As I’ve written about before on this blog, and as people have discussed in comments, international adoption from Egypt doesn’t really happen. Not legally anyway. (Domestic adoption, at least in the western understanding, doesn’t exist either.)
But there are rumors of baby buying rings. And now it seems like some Americans are caught up in one such scenario.
According to Reuters, the couple from Durham, North Carolina, an American citizen and a green card holder with Egyptian citizenship, paid an orphanage $4,673 dollars for two infants and received forged papers listing them as the birth parents. They brought these papers to the US Embassy, to get (edited) some sort of official paperwork. The Embassy fished out the truth and turned the couple over to Egyptian authorities.
Apparently there are also two other couples who arrested around the same time, with similar charges.
The local news channel in Raleigh covered the couple’s first appearance in court on Saturday. This couples faces jail time of up to 15 years.
The real victims are the four children, now back in Egyptian orphanages. I wonder about their first moms. Did they sell these kids knowingly, thinking they’d have a better life as Americans?
A friend of mine here speculated that because so many things in Egypt, even legal processes, require a little baksheesh (a tip or bribe), perhaps this couple thought it was all legal.
But in case anyone is still wondering: you may not adopt (or buy) children from Egypt.
Edit on March 23: Please note that there are some very strongly worded comments on this post, some of which may come across as anti-Islamic. These are not my opinions, but I generally allow comments as long as the language is somewhat respectful. I’d be interested to hear folks’ responses to Mary’s comments.
Sometimes I can’t believe a licensed social worker actually approved Mr. Four and me to be parents. Not only one, but twice!
I nearly did a backflip yesterday when Giggle came home from school missing one of his top two teeth. This is his fourth, including one that fell out just a few weeks ago.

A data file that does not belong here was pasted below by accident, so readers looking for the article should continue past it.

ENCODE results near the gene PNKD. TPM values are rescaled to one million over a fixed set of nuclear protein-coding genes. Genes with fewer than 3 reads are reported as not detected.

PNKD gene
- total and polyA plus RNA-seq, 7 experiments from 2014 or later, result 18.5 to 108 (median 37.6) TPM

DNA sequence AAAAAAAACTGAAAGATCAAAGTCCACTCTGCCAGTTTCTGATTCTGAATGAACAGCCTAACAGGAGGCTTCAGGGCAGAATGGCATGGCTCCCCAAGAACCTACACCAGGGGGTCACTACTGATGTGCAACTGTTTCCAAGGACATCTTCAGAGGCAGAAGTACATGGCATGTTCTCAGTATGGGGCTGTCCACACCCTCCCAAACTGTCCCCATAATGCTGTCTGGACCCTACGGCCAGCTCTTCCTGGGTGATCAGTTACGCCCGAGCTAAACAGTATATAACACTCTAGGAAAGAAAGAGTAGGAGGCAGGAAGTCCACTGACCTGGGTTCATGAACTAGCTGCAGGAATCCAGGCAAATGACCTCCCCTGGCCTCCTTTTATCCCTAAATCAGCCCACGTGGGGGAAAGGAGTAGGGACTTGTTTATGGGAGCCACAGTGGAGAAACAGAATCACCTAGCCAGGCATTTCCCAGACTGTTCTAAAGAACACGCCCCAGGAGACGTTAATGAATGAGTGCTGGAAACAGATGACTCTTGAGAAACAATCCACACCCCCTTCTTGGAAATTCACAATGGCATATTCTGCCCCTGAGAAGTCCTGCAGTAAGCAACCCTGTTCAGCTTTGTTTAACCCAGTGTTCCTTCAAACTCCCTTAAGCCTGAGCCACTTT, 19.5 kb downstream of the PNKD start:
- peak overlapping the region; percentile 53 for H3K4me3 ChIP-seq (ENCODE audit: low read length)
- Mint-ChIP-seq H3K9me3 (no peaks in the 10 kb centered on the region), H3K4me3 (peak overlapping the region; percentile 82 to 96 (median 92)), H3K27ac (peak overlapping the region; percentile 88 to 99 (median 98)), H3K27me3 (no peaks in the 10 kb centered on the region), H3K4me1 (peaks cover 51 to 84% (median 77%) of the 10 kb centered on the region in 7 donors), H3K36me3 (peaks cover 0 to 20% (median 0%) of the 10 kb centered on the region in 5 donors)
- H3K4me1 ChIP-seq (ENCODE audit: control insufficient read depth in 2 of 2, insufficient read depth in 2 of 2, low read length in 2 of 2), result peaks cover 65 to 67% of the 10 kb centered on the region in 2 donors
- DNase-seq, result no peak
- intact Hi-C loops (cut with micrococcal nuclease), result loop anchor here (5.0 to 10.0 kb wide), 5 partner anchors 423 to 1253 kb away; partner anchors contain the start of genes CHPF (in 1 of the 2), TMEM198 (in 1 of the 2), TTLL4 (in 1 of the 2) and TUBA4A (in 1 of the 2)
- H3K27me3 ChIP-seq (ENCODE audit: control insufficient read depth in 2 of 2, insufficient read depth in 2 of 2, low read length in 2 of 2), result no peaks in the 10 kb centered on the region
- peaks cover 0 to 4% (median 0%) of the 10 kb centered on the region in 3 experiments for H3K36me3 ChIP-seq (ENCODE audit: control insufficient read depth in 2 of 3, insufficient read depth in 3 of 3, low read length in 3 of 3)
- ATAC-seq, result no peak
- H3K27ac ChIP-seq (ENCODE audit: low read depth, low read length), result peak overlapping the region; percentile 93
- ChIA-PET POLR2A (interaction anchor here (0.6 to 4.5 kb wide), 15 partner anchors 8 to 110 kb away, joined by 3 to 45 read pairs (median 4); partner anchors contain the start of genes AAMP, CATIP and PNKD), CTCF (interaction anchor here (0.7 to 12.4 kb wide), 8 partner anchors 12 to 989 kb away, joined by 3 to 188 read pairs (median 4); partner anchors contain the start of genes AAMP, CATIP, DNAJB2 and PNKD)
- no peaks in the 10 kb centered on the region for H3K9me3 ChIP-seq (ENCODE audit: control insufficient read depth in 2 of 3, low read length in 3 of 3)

He was so excited for the tooth fairy to come as he’s been saving to buy Hot Wheels cars. The tooth fairy would contribute a good chunk of the cost of a new one.
But last night tooth fairy one and two went to bed without remembering they had teeth waiting for them. Giggle was awfully disappointed this morning.
But it turns out the tooth fairy comes during the school day as well. Phew.
Mister Puppy and I rushed to the vet this evening after he (skip ahead if you don’t want details) vomited several times. I’m glad we went the other night for his vaccinations, as it meant tonight they recognized us right away. He should be fine–poor guy got three shots, including one that had him yelping–and we’re going back tomorrow to make sure.
The good news is that I like the new vet. The office is really clean and it’s set up just like an American vet’s office (plus some marbled tile for an Egyptian twist). The evening vet is friendly and great with Mister Puppy. He called him “Honey” and apologized for each shot. And he hasn’t said anything about any Africans — imagine that!
Now, for today’s quiz-contest:
How much does Mister Puppy weigh?
Leave your guess in a comment.
Mister Puppy needs to go to the vet, for his second round of shots (the woman who owns his mom took him for his first round). We used a good local vet for Iggy the cat (deceased), our other cat (missing/presumed dead), and Puppy Four (deceased), but I’m not sure I want to go back to him. Is it because all my animals are dead? No!
The more I spent with this guy (and it was quite a bit towards the end with Puppy Four), the more stories I heard. Including the one about the attractive white woman in England who married a dark-skinned African man. The vet couldn’t possibly understand what any fair-skinned woman would see in a black man.
My impression is that this is a fairly typical, or at least not uncommon, view amongst educated Egyptians. And the kind of thing I tend not to hear from people who have actually met my kids.
I didn’t correct this guy, or tell him I disagreed. Lame, I know, but I was also in the throes of Puppy Four’s dying days.
Now, however, I’m disinclined to go back. This guy may be a good vet–he came to our house to euthanize the pup–but I prefer to bring my business elsewhere, to someone who, at least for a while, isn’t an espoused racist.
So Mister Puppy and I are going to visit a new vet tonight. One who is reputed to be good but perhaps pricier. I’m crossing my fingers.